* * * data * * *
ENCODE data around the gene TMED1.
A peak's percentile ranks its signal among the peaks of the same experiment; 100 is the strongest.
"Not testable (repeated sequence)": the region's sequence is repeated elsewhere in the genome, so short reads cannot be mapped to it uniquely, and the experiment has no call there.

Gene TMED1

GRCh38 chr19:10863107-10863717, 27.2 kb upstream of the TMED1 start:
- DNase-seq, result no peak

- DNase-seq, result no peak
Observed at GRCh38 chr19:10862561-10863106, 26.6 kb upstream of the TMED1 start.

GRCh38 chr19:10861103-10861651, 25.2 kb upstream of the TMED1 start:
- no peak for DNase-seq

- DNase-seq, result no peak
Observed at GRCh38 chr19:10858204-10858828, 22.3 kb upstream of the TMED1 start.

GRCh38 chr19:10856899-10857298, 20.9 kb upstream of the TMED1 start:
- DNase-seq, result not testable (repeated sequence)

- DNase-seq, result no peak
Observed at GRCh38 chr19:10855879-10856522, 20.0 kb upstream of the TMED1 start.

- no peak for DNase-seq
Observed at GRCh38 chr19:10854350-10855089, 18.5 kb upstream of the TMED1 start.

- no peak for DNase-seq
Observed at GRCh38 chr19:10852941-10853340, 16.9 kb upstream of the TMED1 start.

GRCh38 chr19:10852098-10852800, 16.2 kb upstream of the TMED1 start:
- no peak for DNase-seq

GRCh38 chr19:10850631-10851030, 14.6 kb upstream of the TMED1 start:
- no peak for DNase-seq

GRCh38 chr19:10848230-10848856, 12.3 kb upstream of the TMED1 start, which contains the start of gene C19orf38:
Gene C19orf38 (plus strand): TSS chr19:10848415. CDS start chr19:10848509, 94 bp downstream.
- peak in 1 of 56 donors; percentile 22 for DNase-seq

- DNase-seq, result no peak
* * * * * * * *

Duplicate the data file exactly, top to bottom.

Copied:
ENCODE data around the gene TMED1.
A peak's percentile ranks its signal among the peaks of the same experiment; 100 is the strongest.
"Not testable (repeated sequence)": the region's sequence is repeated elsewhere in the genome, so short reads cannot be mapped to it uniquely, and the experiment has no call there.

Gene TMED1

GRCh38 chr19:10863107-10863717, 27.2 kb upstream of the TMED1 start:
- DNase-seq, result no peak

- DNase-seq, result no peak
Observed at GRCh38 chr19:10862561-10863106, 26.6 kb upstream of the TMED1 start.

GRCh38 chr19:10861103-10861651, 25.2 kb upstream of the TMED1 start:
- no peak for DNase-seq

- DNase-seq, result no peak
Observed at GRCh38 chr19:10858204-10858828, 22.3 kb upstream of the TMED1 start.

GRCh38 chr19:10856899-10857298, 20.9 kb upstream of the TMED1 start:
- DNase-seq, result not testable (repeated sequence)

- DNase-seq, result no peak
Observed at GRCh38 chr19:10855879-10856522, 20.0 kb upstream of the TMED1 start.

- no peak for DNase-seq
Observed at GRCh38 chr19:10854350-10855089, 18.5 kb upstream of the TMED1 start.

- no peak for DNase-seq
Observed at GRCh38 chr19:10852941-10853340, 16.9 kb upstream of the TMED1 start.

GRCh38 chr19:10852098-10852800, 16.2 kb upstream of the TMED1 start:
- no peak for DNase-seq

GRCh38 chr19:10850631-10851030, 14.6 kb upstream of the TMED1 start:
- no peak for DNase-seq

GRCh38 chr19:10848230-10848856, 12.3 kb upstream of the TMED1 start, which contains the start of gene C19orf38:
Gene C19orf38 (plus strand): TSS chr19:10848415. CDS start chr19:10848509, 94 bp downstream.
- peak in 1 of 56 donors; percentile 22 for DNase-seq

- DNase-seq, result no peak